Gates needs to back up, grow up and live his own life. And butt out of the lives of others.


This is a direct act of legalizing discrimination against the transgender community who were born here in Arkansas. And there is no reason for this bill to make it out of committee. Those who vote for it will be seen as openly discriminating against a segment of Arkansans that is equivalent to the population of Maumelle.

Gwen Fry

In response to the filing of the so-called "bathroom bill" by Sens. Greg Standridge of Russellville and Gary Stubblefield of Branch:

Wait until a trans woman walks into the "men's room" in the Capitol and stands next to a male legislator at a urinal and starts talking to him about legislation. Or a trans man walks into a "ladies' room," scaring the hell out of a woman. Would the legislators feel uncomfortable? Please, tell us, dear senators, how you will react and, better yet, how you will enforce this? As to the former you won't. As to the latter, you can't. Therefore, you are passing unenforceable, yet mean-spirited, legislation. Time for you to go home. Between that and your BS voter I.D. law, you guys are worthless to everybody except your "base": bigots.

Tucker Max

In response to the Feb. 23 "Downtown Dancing" cover story:

Great issue. The people of Arkansas are amazing at nurturing their communities and developing equality in neighborhoods and businesses. If the Arkansas government would get out of the way, people can make downtown more tourist friendly, which generates revenue and develops community pride.


In response to a March 6 blog post about the bill before the state legislature to make same-sex marriage illegal in Arkansas:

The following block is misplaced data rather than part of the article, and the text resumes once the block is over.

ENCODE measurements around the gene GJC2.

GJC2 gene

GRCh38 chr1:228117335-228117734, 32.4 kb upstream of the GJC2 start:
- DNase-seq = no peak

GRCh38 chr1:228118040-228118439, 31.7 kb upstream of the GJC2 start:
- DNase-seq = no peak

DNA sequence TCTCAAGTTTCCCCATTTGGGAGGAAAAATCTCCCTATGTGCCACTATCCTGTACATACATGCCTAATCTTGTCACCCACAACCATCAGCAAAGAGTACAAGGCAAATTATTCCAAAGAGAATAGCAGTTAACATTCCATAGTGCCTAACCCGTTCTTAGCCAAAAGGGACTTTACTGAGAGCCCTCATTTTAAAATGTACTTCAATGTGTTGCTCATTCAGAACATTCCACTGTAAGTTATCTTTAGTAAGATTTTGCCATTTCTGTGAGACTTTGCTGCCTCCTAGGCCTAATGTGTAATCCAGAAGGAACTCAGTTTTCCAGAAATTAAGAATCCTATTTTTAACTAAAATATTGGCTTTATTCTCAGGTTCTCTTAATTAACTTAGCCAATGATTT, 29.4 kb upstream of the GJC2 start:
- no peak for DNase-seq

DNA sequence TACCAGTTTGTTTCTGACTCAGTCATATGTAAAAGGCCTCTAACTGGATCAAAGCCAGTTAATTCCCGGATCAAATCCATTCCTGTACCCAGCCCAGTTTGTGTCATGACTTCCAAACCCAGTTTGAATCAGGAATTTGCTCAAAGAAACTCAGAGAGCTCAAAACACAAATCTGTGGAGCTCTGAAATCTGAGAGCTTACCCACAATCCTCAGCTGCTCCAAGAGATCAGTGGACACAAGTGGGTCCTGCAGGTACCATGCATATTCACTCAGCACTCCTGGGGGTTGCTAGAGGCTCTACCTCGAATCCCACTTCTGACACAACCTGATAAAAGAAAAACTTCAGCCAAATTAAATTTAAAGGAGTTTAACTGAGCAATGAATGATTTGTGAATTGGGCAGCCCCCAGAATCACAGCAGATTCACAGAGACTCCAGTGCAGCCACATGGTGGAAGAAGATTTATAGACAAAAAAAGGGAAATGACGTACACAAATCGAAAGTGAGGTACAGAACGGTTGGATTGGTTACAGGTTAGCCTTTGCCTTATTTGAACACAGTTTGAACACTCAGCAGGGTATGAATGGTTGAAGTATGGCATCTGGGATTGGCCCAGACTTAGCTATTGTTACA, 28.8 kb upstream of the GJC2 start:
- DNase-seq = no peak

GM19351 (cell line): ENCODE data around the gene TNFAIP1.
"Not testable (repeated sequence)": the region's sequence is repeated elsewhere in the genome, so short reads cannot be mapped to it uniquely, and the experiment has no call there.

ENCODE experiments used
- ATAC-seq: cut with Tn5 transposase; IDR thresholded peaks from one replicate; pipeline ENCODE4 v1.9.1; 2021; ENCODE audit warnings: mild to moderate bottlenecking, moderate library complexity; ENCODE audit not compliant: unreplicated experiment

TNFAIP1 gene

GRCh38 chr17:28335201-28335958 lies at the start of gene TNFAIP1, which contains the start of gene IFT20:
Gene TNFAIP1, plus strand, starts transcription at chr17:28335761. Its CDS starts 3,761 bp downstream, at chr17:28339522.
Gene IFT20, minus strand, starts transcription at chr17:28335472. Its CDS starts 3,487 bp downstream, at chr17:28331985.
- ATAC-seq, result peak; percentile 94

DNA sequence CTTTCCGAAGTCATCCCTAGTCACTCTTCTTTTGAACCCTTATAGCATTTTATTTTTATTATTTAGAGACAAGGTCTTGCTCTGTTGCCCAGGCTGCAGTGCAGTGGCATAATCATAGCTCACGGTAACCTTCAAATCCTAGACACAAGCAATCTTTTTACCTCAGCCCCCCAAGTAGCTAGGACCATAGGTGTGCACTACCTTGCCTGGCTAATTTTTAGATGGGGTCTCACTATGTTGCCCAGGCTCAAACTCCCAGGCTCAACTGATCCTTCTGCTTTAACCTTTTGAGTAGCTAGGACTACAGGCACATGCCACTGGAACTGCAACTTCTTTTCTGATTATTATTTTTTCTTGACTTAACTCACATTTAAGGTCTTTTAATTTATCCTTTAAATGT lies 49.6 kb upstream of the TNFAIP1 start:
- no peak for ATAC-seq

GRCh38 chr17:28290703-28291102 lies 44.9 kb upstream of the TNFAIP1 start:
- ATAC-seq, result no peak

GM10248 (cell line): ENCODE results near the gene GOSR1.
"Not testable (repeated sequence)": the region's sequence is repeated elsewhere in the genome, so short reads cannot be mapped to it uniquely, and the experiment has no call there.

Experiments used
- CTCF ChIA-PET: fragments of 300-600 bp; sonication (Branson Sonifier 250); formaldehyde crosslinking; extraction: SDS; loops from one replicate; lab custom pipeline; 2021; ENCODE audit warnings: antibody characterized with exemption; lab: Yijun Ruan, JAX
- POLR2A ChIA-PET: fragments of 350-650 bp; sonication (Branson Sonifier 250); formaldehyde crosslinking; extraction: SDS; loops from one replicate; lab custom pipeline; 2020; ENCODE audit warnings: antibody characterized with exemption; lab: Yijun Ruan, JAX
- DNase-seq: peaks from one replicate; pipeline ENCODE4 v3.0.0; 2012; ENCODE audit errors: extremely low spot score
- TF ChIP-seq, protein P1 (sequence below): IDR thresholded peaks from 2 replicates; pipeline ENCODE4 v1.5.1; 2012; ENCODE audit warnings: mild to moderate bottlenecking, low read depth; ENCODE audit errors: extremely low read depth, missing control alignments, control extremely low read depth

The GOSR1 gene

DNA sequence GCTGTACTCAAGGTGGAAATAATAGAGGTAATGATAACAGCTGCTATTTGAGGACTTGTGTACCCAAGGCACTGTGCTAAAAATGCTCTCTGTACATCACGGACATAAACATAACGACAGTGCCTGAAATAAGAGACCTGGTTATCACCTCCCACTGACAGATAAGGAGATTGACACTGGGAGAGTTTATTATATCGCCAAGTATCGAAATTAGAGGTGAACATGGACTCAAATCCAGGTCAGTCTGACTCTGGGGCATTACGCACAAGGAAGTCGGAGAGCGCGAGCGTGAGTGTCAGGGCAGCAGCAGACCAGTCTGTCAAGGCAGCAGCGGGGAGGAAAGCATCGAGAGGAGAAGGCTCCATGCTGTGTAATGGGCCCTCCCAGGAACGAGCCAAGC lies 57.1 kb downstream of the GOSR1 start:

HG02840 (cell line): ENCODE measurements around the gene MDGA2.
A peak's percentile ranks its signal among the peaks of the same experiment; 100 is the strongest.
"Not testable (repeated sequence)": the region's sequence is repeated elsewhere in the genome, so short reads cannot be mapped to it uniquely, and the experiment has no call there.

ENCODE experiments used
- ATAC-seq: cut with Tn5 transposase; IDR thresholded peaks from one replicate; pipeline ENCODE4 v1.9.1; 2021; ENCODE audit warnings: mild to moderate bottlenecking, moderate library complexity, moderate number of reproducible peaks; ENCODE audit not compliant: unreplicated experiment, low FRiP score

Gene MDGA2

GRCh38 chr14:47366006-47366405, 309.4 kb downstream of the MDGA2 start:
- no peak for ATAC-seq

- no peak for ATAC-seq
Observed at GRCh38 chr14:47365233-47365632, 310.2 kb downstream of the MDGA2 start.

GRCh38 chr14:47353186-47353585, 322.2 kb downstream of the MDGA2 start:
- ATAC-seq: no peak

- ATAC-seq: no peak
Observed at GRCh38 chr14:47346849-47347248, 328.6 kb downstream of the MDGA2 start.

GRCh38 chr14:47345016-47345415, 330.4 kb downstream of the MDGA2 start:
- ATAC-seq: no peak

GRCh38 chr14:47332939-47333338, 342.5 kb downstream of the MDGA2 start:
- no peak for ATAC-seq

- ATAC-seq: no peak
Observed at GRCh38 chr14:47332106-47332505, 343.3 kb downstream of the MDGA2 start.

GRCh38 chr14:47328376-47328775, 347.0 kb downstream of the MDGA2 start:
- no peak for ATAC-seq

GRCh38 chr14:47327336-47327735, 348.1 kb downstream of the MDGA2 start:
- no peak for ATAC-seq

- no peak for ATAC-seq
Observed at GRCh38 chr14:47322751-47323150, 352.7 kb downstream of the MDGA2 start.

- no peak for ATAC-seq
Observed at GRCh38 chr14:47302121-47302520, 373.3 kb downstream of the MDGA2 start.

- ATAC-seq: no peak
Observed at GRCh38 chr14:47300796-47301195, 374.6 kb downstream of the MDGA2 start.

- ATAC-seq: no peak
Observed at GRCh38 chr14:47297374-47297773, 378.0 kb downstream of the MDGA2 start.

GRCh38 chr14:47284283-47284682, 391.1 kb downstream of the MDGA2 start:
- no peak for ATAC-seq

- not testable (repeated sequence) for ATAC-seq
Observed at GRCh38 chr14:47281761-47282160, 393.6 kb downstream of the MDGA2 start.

It has become obvious the only way to stop these idiots from wasting the taxpayers' money is to hold them personally responsible. We need to draft an initiated amendment to the state Constitution that legislators that vote for a law that has been previously ruled unconstitutional by the federal courts or the Arkansas courts shall be personally responsible for any damages awarded against the State of Arkansas, and said legislators can not void said responsibility by claiming bankruptcy or sovereign immunity. Take the money out of their wallets, not ours.

Fort Smith Observer

In response to the March 2 Arkansas Blog post, "Local control? Depends with Bart Hester. Not on gays, OK on medical marijuana":

The level of hypocrisy that exists within these people is almost making me puke. They know exactly what they are doing. Plausibly denying that anything about cannabis is beneficial, even ignoring the mountain of facts, which are in this country's records, is just tantamount to lying to our faces. I hope this stuff can be brought before the state Supreme Court, because any judge would have to be dimmer than a 3-watt bulb not to think these laws are being corrupted. Even after the [Drug Enforcement Agency's] own judge said it was the safest therapeutic substance known to man, they are still being hypocrites and liars. It must be they are being paid off, and they are using their religion to beat everything down that they do not agree with. This is not the working of the United States I gave my time in the Armed Forces for. I am truly angry at, and ashamed of, these legislators.

Dale Worthington